Available for Pre-Order The Bone Lantern by Angela Slatter from @pspublishinguk

The front cover for The Bone Lantern. There is a dark haired woman in white sitting on the ground in a forest. There is a knife in her hand. Behind her is a white shape with a red ribbon following down around the woman and her dress. There is an animal outline in the forest.

The Bone Lantern by Angela Slatter

PS Publishing, pb, £18.00 (Signed £25)

Reviewed by Rym Kechacha

Of all the tropes, story structures and arcs out there, I have to confess that tales-within-tales is one of my favourites. I love the nod to oral storytelling, the wink and nudge at the reader and the potential for thematic and narrative reflections and distortions. I’m just a sucker for them; I all but purr when I’m reading and a character starts to tell someone a story. So Angela Slatter’s new novella, The Bone Lantern, was already winning with me as I began the first pages.

The novella is three interlinked stories. Selke, someone mysteriously more than human, encounters a being while camping in the woods and to stave off danger, she tells the stranger ‘The Tale of a Necklace’, the story of Gwynn, the daughter and assistant of the chief physician to the Prince of the city of Lodellan who has to find a way to escape a terrible honour.

Then the stranger requests another story, and Selke obliges with ‘The Tale of a Harp’, in which Alix, the daughter of a harp maker, is also subject to the whims of a powerful man, the Swan Prince. The two tales seem linked, not only by taking place in the same kind of magical world our storyteller and listener live in but also thematically, with young women outsmarting a powerful man and his whims. We’re left wondering what our narrator’s relationship is to the stories and the young women in them and how Selke herself – an enigmatic character we have met elsewhere in the books that make up what Angela Slatter calls the Sourdough cycle – might be involved in what came to pass and what happened next.

I really like the way Slatter seems to be building this world over the course of several differently sized books: the short story collections Sourdough and Other Stories, The Bitterwood Bible and Other Recountings, The Tallow Wife and Other Tales, the novel All the Murmuring Bones, and the novella Of Sorrow and Such. The shape of it feels pleasing, going sideways and diagonally, constructing cells of it like a beehive rather than moving along one linear timeline as in the traditional sense of a series. However, that does mean that The Bone Lantern as a whole felt somewhat incomplete. The two stand-alone tales were beautifully rounded off, but there was something tantalisingly unresolved about Selke’s framing story and the relationship to the strange being she’s telling to that made me itch. I craved more of a conclusion, but I am quietly confident-  or perhaps just hopeful – that there will be some kind of resolution within the wider scope of the Sourdough cycle. In some ways, this feeling is great, as I’ve read some of the books set in this world and am now even more minded to seek out more, but it comes with a warning that reading The Bone Lantern – especially if it’s a first foray into this world – will end up acting as a kind of gateway drug.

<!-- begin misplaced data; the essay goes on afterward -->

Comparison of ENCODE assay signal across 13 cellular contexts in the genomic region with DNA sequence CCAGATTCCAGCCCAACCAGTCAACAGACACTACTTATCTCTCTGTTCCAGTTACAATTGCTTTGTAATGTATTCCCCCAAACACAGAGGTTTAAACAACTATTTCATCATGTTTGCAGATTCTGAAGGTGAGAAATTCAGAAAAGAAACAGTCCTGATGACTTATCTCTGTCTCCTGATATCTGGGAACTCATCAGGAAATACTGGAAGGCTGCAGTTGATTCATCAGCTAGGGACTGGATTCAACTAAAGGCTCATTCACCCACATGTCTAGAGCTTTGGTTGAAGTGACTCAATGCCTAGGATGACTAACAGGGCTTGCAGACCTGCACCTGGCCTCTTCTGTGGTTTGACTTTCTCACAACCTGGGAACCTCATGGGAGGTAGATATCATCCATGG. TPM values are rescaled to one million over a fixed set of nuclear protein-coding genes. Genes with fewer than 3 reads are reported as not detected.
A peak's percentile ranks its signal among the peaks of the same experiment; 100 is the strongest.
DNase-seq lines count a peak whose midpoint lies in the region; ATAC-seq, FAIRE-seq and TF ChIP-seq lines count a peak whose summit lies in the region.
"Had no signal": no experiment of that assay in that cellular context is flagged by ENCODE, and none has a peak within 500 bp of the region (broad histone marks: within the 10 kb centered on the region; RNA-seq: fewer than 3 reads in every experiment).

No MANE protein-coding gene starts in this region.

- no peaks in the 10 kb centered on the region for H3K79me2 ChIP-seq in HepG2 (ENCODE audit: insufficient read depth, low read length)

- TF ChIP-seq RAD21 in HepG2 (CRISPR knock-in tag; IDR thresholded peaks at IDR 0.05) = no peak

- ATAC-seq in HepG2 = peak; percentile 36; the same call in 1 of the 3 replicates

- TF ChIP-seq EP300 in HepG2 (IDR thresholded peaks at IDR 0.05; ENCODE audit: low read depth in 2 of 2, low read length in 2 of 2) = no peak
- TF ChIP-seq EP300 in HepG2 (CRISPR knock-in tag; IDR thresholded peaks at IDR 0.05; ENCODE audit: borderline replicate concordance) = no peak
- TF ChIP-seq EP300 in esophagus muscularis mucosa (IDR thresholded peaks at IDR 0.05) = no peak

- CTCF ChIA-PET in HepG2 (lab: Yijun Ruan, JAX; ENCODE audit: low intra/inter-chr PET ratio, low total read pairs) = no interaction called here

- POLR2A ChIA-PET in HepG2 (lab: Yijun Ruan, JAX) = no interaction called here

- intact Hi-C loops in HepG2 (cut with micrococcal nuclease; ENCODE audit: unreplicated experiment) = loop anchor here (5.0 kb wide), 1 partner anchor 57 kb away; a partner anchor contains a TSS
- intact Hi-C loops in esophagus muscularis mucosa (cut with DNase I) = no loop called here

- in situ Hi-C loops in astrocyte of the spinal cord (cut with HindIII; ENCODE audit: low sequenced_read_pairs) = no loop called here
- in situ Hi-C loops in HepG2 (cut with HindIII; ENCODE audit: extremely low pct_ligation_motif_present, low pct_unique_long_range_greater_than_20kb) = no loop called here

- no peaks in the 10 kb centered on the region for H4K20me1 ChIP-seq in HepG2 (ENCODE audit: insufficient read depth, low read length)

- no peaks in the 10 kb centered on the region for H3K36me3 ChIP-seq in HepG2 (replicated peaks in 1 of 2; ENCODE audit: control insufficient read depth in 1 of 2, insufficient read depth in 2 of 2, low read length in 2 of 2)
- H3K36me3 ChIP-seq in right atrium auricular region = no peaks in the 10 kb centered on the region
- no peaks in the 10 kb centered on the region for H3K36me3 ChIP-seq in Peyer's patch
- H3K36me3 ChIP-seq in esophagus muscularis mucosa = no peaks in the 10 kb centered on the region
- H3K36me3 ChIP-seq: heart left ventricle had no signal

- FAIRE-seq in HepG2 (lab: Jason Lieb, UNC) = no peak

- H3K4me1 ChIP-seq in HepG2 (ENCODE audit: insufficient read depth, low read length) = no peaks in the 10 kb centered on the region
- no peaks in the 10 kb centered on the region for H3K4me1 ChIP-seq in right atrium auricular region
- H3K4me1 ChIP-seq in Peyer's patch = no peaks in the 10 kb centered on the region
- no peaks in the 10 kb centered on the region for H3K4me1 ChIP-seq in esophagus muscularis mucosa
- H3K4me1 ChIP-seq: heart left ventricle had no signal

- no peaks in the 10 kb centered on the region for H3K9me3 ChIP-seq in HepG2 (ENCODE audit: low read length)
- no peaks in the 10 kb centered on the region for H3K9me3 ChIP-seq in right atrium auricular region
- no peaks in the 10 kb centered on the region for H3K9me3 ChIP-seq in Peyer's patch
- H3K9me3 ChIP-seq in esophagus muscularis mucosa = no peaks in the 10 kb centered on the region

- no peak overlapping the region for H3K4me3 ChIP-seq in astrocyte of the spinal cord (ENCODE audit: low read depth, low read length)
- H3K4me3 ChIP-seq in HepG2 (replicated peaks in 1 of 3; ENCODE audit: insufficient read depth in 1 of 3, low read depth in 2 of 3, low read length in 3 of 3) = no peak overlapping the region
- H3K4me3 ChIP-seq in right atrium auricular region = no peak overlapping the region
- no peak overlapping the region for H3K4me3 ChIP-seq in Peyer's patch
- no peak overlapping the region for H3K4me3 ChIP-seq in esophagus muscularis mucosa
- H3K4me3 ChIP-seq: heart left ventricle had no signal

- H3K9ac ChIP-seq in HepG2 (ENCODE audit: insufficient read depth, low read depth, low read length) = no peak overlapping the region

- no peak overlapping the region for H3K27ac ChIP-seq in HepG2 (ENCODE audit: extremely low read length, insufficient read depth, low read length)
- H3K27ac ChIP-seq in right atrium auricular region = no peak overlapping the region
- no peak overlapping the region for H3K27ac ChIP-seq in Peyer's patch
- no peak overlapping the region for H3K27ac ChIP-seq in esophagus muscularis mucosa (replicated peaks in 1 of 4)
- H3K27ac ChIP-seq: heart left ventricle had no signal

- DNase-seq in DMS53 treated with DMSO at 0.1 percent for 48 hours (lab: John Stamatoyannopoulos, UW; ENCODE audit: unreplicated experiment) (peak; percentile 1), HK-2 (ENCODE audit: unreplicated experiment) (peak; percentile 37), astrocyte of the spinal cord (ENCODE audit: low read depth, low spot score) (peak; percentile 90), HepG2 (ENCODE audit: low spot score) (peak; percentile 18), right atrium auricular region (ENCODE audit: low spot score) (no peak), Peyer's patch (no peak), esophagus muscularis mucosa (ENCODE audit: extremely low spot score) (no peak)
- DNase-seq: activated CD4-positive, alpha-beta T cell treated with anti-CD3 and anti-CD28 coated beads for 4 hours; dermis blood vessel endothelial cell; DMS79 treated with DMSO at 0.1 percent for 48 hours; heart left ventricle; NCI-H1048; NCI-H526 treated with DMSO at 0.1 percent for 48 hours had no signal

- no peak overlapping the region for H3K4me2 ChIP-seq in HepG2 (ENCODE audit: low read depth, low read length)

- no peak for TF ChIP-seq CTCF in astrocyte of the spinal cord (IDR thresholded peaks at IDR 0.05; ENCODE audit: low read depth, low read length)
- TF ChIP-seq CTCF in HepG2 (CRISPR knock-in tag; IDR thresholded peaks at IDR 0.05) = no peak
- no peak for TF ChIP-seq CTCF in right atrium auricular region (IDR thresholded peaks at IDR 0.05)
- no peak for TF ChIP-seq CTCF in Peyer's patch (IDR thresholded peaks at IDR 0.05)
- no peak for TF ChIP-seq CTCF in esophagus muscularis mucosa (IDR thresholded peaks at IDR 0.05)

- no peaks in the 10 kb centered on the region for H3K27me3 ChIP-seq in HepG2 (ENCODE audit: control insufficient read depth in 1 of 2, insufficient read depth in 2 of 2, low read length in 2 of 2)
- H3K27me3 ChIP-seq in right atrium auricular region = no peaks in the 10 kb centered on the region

The books from the Sourdough universe have been called fairytale-like. This is not only because they use character types we recognise from fairytales like stepmothers and princes and mermaids but also because of a certain form to the work that builds the story within a recognisable structure. In the essay ‘Fairytale is Form, Form is Fairytale’ by Kate Bernheimer, she says, ‘Fairy tales are the skeletons of story, perhaps. Reading them often provides an uneasy sensation – a gnawing familiarity – that comforting yet supernatural awareness of living inside a story.’ Angela Slatter is an expert at manipulating, stretching and making her own the conventions of fairytale to construct this seductive world, with language-rich but elegant while never being twee. The characters are not exactly flat, but they are often recognisable, chiming in a familiar way. The settings are lush, with glimmering magic of their own. The magic is normalised and comes with consequences, a spend and a cost. There is a core of darkness that reminds us that we can never take anything for granted, no matter what world we live in.

More than anything else, this balance between light and dark makes The Bone Lantern and other Sourdough cycle books so satisfying for me. The feeling of recognition and surprise, comfort and challenge, old and new, makes you settle in as people always have as someone says, ‘Let me tell you a story.’